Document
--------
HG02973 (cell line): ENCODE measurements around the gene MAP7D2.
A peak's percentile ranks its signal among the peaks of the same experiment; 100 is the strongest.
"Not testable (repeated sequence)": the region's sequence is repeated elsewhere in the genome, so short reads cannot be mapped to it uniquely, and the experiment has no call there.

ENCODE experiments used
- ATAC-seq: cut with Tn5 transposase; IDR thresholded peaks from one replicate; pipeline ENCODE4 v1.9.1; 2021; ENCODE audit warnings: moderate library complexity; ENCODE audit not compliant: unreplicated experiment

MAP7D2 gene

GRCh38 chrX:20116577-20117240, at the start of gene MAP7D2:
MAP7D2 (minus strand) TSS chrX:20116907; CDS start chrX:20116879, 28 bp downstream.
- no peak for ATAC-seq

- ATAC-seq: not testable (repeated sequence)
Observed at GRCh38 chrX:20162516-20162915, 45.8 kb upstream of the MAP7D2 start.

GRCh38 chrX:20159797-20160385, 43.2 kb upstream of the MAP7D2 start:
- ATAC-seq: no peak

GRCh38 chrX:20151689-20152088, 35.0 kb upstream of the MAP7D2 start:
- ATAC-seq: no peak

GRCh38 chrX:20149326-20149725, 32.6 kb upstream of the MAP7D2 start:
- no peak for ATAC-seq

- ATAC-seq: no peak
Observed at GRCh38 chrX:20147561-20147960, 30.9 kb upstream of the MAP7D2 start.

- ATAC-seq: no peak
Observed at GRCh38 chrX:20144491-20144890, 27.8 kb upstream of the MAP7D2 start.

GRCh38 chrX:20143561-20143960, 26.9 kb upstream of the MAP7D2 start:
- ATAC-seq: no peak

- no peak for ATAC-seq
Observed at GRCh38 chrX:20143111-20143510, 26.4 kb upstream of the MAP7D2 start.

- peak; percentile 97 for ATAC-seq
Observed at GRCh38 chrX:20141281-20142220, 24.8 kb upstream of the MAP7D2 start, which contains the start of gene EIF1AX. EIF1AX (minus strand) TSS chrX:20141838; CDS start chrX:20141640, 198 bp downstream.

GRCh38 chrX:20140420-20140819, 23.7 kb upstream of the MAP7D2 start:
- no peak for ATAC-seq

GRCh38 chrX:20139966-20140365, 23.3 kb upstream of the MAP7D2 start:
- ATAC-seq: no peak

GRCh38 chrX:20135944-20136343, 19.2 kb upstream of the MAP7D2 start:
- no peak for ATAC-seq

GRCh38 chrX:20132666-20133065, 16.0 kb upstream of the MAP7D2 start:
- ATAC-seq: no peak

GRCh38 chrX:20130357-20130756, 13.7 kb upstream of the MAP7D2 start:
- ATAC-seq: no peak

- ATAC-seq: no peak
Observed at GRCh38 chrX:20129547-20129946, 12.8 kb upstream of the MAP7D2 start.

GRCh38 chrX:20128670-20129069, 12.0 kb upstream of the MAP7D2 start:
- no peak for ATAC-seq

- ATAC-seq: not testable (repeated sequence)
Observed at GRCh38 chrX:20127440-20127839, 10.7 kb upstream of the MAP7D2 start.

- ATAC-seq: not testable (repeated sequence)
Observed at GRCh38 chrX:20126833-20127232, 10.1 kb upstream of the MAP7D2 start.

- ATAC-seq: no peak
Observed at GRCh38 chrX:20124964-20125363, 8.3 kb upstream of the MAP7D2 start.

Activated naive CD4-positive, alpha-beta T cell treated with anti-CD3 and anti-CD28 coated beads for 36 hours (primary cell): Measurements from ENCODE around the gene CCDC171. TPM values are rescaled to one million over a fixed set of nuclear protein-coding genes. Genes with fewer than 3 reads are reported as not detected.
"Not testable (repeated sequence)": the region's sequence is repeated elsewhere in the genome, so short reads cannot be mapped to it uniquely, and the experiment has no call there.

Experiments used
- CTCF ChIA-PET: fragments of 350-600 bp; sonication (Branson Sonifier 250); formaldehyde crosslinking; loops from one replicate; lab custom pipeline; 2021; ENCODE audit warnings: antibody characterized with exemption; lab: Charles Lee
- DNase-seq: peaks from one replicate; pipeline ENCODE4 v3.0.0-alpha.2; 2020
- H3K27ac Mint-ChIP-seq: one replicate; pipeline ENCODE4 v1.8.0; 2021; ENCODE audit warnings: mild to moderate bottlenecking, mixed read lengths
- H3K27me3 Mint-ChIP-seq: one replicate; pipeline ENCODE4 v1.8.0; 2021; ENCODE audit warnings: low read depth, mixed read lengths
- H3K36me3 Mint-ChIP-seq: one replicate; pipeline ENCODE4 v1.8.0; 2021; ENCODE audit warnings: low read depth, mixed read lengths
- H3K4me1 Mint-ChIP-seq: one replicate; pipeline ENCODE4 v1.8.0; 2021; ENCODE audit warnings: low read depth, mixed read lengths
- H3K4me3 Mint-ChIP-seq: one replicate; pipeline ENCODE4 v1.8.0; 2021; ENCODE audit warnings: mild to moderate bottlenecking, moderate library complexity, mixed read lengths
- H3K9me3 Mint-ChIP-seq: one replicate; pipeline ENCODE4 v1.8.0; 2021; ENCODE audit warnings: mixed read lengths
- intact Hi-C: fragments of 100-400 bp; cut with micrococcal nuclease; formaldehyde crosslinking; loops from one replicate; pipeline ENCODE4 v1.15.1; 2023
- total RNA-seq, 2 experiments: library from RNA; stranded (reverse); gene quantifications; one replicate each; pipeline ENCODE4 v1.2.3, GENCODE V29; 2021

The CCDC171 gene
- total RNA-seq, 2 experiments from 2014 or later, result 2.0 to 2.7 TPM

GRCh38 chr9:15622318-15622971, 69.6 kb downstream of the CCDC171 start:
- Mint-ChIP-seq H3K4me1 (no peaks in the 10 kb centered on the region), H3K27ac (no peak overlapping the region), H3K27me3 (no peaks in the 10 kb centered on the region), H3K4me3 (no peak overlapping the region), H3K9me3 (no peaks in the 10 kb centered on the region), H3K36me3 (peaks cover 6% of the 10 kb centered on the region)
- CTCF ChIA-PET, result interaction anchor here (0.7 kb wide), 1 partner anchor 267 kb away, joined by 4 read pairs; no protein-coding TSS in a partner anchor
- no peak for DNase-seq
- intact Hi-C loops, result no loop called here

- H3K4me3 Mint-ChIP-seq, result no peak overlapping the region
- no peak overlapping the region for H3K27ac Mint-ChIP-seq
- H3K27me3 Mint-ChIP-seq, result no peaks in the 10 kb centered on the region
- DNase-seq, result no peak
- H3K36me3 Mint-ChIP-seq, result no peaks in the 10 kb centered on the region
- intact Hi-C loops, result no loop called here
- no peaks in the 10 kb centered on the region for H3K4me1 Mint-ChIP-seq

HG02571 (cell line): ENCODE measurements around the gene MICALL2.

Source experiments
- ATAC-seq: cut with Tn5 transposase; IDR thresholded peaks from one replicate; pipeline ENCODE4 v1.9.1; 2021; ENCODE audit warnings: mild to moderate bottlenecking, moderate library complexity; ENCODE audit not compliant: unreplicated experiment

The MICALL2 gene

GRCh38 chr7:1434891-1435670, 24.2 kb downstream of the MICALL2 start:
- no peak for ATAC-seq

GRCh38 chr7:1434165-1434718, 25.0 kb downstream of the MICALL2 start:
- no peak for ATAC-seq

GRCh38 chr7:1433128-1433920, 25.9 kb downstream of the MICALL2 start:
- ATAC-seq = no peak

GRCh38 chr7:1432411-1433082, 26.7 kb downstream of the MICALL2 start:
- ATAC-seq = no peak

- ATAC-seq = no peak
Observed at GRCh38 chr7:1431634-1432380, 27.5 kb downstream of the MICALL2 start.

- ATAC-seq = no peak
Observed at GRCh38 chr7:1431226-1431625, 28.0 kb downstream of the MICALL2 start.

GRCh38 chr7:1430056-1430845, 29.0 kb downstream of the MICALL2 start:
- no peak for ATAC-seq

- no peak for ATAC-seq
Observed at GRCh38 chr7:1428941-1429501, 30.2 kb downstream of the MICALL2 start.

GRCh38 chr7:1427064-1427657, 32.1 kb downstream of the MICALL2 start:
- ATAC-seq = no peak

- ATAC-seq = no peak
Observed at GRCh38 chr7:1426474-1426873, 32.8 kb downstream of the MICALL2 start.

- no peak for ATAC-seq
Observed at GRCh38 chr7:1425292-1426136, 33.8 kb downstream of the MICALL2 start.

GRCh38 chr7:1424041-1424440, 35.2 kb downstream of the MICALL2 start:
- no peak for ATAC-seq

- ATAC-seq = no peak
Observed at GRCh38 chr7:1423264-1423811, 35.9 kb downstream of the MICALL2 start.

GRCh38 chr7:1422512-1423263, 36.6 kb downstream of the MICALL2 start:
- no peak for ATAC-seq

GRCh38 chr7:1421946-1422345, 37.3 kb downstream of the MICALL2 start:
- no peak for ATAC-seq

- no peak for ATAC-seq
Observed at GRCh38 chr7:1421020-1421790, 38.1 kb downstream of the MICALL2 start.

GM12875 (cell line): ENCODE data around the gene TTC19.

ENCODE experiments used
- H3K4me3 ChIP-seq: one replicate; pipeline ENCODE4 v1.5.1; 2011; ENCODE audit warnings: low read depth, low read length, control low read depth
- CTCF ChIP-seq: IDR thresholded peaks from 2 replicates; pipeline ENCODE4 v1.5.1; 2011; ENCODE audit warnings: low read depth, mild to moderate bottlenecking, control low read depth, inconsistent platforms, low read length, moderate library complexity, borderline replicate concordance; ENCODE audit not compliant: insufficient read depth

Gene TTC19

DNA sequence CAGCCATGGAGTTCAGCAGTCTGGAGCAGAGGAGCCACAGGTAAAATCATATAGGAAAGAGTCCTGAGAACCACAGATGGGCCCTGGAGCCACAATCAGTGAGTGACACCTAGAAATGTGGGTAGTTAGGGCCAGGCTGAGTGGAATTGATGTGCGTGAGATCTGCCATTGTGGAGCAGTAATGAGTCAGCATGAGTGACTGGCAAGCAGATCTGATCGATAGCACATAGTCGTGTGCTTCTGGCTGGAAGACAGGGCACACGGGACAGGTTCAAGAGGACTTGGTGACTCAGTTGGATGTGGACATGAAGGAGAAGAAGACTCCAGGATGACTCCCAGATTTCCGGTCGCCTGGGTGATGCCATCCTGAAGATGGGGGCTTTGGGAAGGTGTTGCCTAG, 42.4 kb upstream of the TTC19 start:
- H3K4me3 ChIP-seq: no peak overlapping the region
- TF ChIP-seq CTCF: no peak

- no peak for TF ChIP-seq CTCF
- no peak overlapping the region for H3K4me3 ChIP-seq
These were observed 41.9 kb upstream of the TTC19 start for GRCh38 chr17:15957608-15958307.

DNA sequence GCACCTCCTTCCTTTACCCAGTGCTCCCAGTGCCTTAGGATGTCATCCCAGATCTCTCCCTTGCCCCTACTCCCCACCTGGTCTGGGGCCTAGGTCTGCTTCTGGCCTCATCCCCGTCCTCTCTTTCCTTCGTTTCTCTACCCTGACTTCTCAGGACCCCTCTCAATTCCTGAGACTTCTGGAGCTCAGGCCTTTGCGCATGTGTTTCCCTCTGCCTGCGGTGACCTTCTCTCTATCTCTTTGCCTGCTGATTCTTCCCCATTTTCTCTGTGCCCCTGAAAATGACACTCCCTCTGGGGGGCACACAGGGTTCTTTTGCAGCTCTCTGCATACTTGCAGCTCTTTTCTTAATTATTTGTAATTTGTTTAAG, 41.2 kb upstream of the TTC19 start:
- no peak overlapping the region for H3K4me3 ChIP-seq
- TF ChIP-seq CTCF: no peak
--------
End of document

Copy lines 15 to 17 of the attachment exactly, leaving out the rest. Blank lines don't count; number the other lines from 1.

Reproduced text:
- ATAC-seq: no peak

GRCh38 chrX:20149326-20149725, 32.6 kb upstream of the MAP7D2 start:
- no peak for ATAC-seq